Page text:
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AND Jesus said unto him, Verily I say unto thee, to-day shalt thou be with me in

Paradise. - LUKE, xxiii. 43.

AFTER Christ had been tried and condemned at Pilate's bar, and conducted to Calvary, and nailed to the cross between two malefactors, the immense multitude who came together to witness the solemn scene, were deeply but differently affected. His mother, his brethren, his disciples, and all his friends, sympathized with him in his sufferings; but the Scribes and Pharisees, and Jews in general, reviled him in his agonies, and so did both the malefactors at first. But the views and feelings of one of them were soon entirely changed. Instead of reviling Christ, he condemned himself and the other malefactor, accepted the punishment of his iniquity, and cast himself upon the sovereign mercy of the Saviour, while he was actually making his soul a sacrifice for sin. The conversion of this penitent malefactor was sudden and signal. He remained stout hearted until the miraculous darkness, which overspread the earth at that time, alarmed his fears, awakened his conscience, and brought him penitently to cry for mercy. So Luke relates the astonishing fact. " And one of the malefactors which were hanged, railed on him, saying, If thou be Christ, save thyself and us. But the other answering, rebuked him, saying, Dost not thou fear God, seeing thou art in the same condemnation ? And we indeed justly; for we receive the due reward of our deedş; but this man hath done nothing amiss. And he said unto Jesus, Lord, remember me when thou comest into thy kingdom. And Jesus said unto him, Verily I say unto thee, To-day shalt thou be with me in Paradise." Christ undoubtedly fulfilled his promise to this penitent believer, and carried his soul directly to the mansions of the blessed. This instance naturally leads us to conclude,

That the souls of saints survive their bodies, and go directly to heaven. I shall show,

I. That the souls of saints survive their bodies. And,
II. That they go directly to heaven.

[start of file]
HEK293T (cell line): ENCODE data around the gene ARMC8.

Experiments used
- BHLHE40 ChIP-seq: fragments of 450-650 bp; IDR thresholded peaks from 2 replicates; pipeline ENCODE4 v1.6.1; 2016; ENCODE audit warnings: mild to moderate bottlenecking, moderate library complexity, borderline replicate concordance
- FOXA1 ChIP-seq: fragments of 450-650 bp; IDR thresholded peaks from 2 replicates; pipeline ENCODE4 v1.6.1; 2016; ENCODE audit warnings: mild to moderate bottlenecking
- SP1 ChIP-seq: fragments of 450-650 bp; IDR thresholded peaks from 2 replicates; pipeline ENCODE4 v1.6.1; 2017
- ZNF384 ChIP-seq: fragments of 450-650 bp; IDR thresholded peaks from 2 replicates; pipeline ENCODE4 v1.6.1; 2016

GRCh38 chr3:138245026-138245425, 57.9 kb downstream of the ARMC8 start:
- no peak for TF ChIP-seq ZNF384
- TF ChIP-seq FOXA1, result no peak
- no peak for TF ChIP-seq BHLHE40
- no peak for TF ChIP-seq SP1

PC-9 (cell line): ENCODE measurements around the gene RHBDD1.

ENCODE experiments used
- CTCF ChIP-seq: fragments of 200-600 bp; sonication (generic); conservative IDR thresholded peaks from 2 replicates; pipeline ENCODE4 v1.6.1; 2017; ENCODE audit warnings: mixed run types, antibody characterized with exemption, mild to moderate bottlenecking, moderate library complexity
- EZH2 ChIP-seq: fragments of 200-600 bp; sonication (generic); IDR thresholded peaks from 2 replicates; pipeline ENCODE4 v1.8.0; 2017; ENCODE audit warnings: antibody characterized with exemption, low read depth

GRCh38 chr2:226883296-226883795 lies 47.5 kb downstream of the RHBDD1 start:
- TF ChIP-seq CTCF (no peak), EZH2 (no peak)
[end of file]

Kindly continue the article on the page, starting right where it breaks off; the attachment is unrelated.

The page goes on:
I. We are to consider, that the souls of saints survive their bodies. Death consists in the dissolution of the connection between the soul and body. It appears from the account given of the crucifixion of Christ and the malefactors, that they all properly died, or their spirits were separated from their bodies, and actually survived them. “The Jews, therefore, because it was the preparation, that the bodies should not remain upon the cross on the Sabbath day, (for that Sabbath was an high day,) besought Pilate that their legs might be broken, and that they might be taken away. Then came the soldiers, and brake the legs of the first and of the other which was crucified with him. But when they came to Jesus, and saw that he was dead already, they brake not his legs. But one of the soldiers with a spear pierced his side, and forthwith came there out blood and water.” Though none have denied that the malefactors died a proper, natural death, yet some have denied that Christ did; but we have more evidence that he died, than that the malefactors died. For God ordered it that one of the soldiers should pierce his side, even to his heart, from which issued blood and water, the certain symptom of death. This was of great importance to be known and believed; for if it had not been proved to the conviction and satisfaction of his enemies that he really died, they might have denied, with some plausibility, that he ever rose from the dead, upon the truth of which the whole gospel is founded. As it is evident that Christ and the two that were crucified with him actually died, so it is equally evident that their souls survived their bodies after death. The souls of Christ and the penitent malefactor certainly went directly to heaven; and the soul of the other, like that of Judas, went to its own place. Since the soul of Christ and that of the believing malefactor survived their bodies, it seems as though there were no room to doubt that the souls of all saints survive their bodies and retain their sensibility and activity after death ; but there are both philosophers and divines who call this truth in question. I therefore proceed to adduce some plain and conclusive arguments to support it.